As Paul Simon wrote many years ago:

And so you see I have come to doubt
All that I once held as true.
I stand alone without beliefs;
The only truth I know is you.

He was talking about his then girl-friend, Kathy but the sentiment is applicable to you and your loved ones. If you’re doing anything but relying on and looking after these people, you are pursuing an illusion.

Covid+Science

Science created Covid-19. Or at least scientists did. The evidence is conclusive, being laid out in Failures Of State published in April 2021 by investigative journalists Jonathan Calvert and George Arbuthnott. In short, the virus was first detected about ten years ago in caves in south China after it had killed several miners. Scientists from Wuhan collected samples of the virus from bat guano in the caves. They returned to their lab where, after an initial investigation, they froze the virus until 2019 when they revived it and began experimenting on it, ostensibly to develop a vaccine effective against SARS-CoV2 viruses. They undoubtedly altered the virus at this point, adding the element that has been recognised as being engineered. They also allowed it to escape. This was probably not intentional; pathogens regularly escape from laboratories all around the world. We now know this is the most likely scenario for the origin of Covid-19.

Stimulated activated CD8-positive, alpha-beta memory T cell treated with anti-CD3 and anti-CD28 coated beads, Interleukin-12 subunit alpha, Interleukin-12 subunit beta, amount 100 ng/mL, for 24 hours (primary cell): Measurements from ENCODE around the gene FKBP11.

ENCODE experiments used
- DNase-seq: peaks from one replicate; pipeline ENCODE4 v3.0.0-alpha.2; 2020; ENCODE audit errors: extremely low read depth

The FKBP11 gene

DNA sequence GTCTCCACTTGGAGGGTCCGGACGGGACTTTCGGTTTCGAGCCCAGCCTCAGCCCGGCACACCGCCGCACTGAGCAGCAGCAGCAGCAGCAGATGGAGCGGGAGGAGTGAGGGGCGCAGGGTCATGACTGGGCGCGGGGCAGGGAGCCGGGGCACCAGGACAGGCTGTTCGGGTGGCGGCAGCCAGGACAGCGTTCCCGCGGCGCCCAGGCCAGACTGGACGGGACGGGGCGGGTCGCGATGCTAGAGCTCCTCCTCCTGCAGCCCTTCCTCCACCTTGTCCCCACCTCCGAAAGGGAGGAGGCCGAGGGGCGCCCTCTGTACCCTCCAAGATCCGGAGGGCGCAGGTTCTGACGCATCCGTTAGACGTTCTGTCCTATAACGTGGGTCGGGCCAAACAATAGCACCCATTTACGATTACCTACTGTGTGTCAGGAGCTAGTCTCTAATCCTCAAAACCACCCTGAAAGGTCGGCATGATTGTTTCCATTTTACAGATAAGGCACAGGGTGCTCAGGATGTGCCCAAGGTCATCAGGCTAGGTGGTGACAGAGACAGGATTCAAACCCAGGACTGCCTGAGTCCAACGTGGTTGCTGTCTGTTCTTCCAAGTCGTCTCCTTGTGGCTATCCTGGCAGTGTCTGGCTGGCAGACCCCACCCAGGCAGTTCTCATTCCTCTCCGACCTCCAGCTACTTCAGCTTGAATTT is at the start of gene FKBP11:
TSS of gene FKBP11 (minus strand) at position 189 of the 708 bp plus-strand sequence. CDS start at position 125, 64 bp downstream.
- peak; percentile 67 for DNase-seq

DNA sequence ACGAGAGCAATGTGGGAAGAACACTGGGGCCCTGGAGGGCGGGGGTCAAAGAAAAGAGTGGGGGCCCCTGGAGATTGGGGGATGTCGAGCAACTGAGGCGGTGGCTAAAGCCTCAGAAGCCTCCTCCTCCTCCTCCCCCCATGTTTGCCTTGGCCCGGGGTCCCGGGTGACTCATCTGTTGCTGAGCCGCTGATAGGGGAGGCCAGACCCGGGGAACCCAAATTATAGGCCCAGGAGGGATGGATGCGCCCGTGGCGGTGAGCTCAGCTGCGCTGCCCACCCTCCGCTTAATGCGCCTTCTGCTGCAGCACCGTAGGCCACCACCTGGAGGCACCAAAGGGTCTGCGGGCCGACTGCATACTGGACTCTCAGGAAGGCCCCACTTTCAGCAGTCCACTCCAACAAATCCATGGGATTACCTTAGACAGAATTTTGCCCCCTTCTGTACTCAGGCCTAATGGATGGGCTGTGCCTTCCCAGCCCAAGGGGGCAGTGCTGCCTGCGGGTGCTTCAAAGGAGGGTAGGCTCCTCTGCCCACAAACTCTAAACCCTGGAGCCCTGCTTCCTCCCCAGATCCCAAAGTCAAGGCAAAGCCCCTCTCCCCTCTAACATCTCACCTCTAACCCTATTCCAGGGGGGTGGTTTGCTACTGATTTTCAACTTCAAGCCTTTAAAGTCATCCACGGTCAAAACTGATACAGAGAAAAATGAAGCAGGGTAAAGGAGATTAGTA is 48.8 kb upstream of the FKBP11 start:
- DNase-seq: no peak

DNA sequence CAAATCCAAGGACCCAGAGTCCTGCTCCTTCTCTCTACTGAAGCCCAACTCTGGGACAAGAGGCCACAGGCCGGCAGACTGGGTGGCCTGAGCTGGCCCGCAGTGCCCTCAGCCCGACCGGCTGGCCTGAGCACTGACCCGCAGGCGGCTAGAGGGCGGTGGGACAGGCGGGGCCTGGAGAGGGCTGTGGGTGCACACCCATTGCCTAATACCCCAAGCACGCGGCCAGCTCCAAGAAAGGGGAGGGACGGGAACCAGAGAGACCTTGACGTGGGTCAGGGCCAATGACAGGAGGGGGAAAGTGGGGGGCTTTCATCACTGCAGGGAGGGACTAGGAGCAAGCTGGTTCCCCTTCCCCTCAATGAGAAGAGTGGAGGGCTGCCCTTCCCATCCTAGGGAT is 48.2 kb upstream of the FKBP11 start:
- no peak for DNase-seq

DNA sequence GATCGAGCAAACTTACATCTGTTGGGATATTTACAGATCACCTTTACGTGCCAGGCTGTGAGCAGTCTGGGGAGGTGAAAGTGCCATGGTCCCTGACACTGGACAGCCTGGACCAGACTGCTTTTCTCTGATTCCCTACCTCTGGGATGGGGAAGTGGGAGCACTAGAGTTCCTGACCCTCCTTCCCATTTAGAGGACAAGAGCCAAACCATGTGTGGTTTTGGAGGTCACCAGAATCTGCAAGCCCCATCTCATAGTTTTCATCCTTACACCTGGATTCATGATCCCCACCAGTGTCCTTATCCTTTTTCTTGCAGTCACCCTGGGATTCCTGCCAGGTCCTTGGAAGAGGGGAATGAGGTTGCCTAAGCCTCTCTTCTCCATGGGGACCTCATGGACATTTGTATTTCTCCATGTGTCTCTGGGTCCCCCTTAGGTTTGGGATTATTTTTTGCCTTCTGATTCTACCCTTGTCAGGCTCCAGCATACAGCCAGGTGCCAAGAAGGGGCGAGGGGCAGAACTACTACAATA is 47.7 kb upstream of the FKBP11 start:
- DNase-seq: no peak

Science propelled us into lockdowns and restrictions. Strictly speaking, the worst case predictions of scientific modellers propelled the world’s politicians into panic mode and, in consequence, populations into lockdowns. Whether data analysis, number crunching and computer projections can be properly defined as science is a moot point, but those involved in this work regard it as such, as do the politicians who act on modellers’ advice. They have been wrong more than they have been right.

Science is helping us out of the pandemic. The vaccine has reduced the number of cases of Covid and its variants. It is not as effective as was originally predicted, three inoculations providing only about five months’ protection. We can only hope that this is sufficient to get us though the next few weeks by which time it may be that the virus will have run its course. We know from previous pandemics that they last about two to three years, after which they become endemic (though naturally scientists are arguing about the meaning of this term). In other words, we will to have to learn to live with a (hopefully) weakened virus.

We must also be more cautious about science and scientists. Science is a tool that humans use to understand the world. It is a good tool, but it is only as reliable as those who use it; scientists who, like all other humans, make mistakes (lab leaks), have biases (towards worst case scenarios) and agendas (predictions of doom, profit, panaceas.) Science sits uneasily on a pedestal.